January 04, 2008

Conundrum For Some

Last year, in The Ad Contrarian book we wrote... "with increased fragmentation, any medium that can deliver a large audience—even if it is not as large as it once was—should be more valuable than ever."

The New York Post reported a few days ago that even though audiences for individual shows have declined, tv costs have increased significantly.

"...In the fourth quarter, advertisers on average paid 18 percent more for primetime ... spots purchased on the open market, compared with the year-earlier period..."

"...At the same time, the average rating sold in the fourth quarter... was down 14 percent from a year ago..."

"...It's a conundrum for advertisers: even as ratings fall, ad prices on network TV are soaring..."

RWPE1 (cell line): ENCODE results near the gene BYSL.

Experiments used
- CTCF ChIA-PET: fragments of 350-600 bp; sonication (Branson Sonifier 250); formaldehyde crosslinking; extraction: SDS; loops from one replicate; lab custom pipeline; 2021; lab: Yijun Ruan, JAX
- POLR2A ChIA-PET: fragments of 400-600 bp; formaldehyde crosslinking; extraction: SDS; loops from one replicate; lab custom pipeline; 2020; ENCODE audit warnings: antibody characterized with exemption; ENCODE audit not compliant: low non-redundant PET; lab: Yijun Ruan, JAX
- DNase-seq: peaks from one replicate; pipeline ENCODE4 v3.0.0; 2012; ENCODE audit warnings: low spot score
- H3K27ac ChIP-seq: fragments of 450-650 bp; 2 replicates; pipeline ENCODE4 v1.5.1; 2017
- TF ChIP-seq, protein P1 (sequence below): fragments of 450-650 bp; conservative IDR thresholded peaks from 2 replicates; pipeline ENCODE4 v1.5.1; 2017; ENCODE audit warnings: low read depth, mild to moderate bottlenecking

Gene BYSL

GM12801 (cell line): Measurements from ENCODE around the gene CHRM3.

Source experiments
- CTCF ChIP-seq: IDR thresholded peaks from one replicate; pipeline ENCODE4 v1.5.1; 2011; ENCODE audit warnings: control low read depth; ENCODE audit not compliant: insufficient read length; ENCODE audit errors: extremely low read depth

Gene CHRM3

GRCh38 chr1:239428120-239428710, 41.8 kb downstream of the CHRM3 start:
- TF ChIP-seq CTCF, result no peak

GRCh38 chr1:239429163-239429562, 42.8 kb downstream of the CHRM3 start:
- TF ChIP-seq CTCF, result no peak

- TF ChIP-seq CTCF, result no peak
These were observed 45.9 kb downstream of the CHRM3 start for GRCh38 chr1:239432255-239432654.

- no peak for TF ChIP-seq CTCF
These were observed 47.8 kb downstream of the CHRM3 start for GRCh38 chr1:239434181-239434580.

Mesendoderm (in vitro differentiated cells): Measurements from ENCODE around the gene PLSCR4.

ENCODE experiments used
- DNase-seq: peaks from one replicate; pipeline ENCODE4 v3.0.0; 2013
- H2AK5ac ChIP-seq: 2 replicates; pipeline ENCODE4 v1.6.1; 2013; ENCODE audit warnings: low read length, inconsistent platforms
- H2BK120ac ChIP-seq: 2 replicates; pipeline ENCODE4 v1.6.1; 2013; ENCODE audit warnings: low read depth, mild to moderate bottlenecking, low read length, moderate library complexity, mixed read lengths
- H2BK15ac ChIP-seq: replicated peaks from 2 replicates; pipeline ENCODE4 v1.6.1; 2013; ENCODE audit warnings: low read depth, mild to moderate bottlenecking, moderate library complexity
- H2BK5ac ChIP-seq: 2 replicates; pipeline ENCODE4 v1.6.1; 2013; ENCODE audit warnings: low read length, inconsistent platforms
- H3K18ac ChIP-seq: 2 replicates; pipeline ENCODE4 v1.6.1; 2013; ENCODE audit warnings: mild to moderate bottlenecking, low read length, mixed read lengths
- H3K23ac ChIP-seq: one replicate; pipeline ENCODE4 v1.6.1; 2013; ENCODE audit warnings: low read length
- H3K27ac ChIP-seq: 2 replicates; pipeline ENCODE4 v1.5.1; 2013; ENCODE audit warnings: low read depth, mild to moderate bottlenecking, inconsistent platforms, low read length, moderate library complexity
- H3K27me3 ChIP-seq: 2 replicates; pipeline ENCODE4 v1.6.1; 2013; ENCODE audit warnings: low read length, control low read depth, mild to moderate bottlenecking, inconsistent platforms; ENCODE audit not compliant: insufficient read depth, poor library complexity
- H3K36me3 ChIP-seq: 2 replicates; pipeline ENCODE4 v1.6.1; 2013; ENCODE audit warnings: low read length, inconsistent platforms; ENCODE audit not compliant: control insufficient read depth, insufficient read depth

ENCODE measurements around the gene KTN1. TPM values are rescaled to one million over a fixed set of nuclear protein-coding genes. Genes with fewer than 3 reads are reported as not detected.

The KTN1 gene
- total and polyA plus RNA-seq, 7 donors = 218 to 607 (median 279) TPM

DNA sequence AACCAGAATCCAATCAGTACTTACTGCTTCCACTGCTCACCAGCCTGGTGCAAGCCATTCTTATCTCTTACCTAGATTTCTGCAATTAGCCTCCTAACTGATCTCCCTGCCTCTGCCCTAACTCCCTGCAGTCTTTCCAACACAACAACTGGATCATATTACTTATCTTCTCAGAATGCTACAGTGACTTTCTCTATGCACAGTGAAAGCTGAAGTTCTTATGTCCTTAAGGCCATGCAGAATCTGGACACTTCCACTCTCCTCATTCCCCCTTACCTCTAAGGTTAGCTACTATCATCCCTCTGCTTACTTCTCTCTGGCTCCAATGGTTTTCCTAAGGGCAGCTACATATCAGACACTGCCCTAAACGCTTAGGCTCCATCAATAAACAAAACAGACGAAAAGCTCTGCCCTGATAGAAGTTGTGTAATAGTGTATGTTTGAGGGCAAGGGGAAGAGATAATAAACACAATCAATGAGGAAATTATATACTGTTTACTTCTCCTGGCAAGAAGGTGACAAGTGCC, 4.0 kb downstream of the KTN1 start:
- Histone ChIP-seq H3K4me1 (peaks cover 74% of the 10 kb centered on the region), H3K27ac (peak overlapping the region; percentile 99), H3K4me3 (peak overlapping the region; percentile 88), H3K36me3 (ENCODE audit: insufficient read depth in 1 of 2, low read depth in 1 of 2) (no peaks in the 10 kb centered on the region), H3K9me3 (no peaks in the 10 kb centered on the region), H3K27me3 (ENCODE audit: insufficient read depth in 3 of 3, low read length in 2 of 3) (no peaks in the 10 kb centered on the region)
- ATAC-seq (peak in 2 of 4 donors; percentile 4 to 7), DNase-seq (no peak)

It's not a conundrum. It's perfectly logical. Fragmentation makes it harder to find large groups of people. Any medium that can deliver large groups is going to be valuable. When there's another medium that can reach large numbers of people as effectively as tv, tv costs will go down. And not until.

While the advertising trade press may have gone all wobbly over the

internet, intelligent advertisers have not.

The laws of economics have not been repealed.


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